Wortham grants ExxonMobil motion to have plaintiff examined in injury case
A Jefferson County judge has granted ExxonMobil's request to choose a doctor to examine a plaintiff who alleged he was injured by the company's negligence.
Last May, the Record reported that a Heatex Industries employee Jason Waguespack filed suit against ExxonMobil, claiming he was injured because the oil company failed "to utilize safety procedures."
In an April 7 hearing, the case's presiding judge, 58th District Judge Bob Wortham, granted ExxonMobil's motion to have Waguespack examined by a physician of its choosing in hopes of ascertaining the extent of his injuries.
"They wanted a doctor of their choosing, not an independent doctor … which is in the rules," Wortham told the Record during a phone interview.
Wortham added that he denied the oil giant's second motion which, if granted, would have mandated that Waguespack go to a vocal rehabilitation person – and individual whom Wortham called a "paid testifier."
"I looked in the rules and there is no provision for the motion," he said.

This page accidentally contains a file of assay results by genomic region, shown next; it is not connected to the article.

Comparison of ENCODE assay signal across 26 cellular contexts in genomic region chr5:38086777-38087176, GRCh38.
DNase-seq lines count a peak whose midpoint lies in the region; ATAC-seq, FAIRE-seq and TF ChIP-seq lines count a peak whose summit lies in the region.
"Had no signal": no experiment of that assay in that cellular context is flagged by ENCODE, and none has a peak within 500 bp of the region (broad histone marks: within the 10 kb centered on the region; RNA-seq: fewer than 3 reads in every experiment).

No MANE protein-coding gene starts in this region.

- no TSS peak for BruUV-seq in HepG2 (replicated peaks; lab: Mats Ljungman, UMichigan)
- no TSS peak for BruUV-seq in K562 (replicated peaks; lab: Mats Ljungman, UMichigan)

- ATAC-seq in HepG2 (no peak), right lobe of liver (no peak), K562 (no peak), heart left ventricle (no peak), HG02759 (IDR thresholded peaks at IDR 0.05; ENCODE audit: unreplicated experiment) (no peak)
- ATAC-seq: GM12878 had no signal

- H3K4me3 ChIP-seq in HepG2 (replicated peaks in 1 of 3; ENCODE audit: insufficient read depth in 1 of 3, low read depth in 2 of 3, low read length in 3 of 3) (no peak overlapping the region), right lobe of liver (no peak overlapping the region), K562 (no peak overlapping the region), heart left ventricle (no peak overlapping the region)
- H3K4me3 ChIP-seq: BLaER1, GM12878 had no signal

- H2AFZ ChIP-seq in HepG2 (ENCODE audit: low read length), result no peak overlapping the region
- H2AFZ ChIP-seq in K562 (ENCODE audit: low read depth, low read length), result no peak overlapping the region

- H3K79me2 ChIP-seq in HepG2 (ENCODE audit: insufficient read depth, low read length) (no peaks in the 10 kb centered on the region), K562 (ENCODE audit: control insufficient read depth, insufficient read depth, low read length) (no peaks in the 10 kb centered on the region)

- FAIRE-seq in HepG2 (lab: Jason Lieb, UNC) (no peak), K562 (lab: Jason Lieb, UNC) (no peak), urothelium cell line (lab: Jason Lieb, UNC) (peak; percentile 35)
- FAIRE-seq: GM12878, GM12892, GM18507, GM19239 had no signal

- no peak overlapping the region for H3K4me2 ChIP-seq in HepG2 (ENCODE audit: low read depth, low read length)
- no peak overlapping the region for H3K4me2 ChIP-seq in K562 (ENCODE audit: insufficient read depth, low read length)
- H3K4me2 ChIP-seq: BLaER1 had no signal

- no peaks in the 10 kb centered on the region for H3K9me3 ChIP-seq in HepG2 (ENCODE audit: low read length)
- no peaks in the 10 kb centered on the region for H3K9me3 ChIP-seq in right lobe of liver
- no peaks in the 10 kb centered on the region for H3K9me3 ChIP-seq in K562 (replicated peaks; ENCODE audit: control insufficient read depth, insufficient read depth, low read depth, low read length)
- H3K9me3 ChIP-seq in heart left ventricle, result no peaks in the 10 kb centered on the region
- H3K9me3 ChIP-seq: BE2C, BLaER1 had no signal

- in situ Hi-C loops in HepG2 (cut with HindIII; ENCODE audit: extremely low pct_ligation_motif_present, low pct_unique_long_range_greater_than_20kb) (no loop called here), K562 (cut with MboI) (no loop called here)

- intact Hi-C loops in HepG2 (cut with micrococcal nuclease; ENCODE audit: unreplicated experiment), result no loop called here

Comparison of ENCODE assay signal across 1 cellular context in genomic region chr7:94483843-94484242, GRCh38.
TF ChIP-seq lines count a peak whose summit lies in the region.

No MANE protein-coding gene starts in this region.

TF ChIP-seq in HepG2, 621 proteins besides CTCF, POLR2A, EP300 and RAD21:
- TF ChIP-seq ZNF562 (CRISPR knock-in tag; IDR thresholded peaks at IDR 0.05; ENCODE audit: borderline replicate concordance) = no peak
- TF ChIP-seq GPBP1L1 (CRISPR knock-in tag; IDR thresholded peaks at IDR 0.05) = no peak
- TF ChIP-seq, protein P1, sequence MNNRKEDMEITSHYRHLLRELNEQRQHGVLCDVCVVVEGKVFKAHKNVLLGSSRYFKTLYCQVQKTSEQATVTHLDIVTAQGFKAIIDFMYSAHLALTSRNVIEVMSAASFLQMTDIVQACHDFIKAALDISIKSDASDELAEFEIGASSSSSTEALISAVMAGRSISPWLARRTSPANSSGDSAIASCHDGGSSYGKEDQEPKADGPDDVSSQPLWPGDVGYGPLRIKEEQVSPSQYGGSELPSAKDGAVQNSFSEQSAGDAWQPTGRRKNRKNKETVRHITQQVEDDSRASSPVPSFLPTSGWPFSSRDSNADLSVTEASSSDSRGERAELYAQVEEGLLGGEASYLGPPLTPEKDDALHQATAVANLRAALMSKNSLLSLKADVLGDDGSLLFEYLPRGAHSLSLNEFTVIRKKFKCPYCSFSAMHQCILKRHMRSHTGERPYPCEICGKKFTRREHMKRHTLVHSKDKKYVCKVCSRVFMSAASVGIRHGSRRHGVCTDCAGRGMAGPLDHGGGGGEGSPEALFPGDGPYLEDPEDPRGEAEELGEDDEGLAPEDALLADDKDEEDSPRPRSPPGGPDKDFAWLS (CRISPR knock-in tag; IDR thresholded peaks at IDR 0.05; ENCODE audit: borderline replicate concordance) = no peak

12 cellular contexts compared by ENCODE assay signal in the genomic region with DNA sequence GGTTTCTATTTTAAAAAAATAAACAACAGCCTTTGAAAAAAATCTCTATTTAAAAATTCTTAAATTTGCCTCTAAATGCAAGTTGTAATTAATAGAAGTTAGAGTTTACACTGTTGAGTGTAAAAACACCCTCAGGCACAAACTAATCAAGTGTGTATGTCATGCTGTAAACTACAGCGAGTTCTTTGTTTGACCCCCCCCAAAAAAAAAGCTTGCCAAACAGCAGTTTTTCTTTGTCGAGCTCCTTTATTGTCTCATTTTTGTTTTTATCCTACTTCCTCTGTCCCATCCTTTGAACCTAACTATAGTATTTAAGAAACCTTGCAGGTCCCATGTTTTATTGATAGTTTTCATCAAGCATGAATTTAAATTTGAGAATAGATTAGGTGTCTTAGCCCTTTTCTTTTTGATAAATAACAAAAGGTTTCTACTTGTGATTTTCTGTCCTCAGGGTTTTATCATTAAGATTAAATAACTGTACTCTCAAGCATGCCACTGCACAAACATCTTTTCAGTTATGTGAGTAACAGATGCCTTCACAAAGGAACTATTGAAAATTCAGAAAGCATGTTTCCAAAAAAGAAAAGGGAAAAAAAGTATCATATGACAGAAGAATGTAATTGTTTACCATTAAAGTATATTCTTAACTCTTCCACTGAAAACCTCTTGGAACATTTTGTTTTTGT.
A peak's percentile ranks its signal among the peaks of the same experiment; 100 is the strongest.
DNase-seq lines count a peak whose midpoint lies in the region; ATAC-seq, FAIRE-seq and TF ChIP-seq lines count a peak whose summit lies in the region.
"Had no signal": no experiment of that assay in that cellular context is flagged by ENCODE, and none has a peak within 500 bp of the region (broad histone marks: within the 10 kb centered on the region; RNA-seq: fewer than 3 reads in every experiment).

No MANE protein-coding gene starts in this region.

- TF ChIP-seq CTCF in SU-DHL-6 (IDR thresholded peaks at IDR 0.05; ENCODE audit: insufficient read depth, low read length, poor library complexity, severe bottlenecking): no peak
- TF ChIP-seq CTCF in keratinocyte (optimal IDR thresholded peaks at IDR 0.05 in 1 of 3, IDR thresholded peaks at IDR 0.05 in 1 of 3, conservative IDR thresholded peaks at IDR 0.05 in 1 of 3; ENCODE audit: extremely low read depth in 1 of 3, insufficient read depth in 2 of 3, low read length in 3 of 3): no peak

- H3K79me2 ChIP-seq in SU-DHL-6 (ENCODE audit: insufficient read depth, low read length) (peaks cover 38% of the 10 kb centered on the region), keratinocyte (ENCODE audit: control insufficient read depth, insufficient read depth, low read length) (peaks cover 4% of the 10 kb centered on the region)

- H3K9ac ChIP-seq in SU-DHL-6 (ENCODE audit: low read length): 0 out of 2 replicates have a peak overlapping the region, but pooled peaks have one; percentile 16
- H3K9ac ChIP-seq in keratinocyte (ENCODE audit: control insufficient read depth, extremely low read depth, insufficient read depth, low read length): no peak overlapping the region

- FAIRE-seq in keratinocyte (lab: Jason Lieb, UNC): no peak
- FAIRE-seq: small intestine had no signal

The case has been set for a preferential September trial.
Waguespack filed his suit May 13, 2008 in the Jefferson County District Court. Pneumatic Industries Services was also named as a defendant in the suit.
Waguespack's suit does not state how he was injured.
The document only states that on March 26, 2008, he was under the supervision of one or both of the defendants and was somehow permanently injured because the defendants failed to furnish a safe workplace.
"Plaintiff suffered serious … bodily injuries caused by a condition which defendants … knew or should have known existed," the suit says, adding that the defendants should have inspected and remedied the dangerous condition.
However, the suit does state that Waguespack received worker's compensation benefits.
He is suing for past and future pain, mental anguish, medical expenses, lost earnings and impairment.
Waguespack is demanding a trial by jury and is represented by attorney Adam Terrell of the Weller, Green, Toups & Terrell law firm.
Case No. A181-740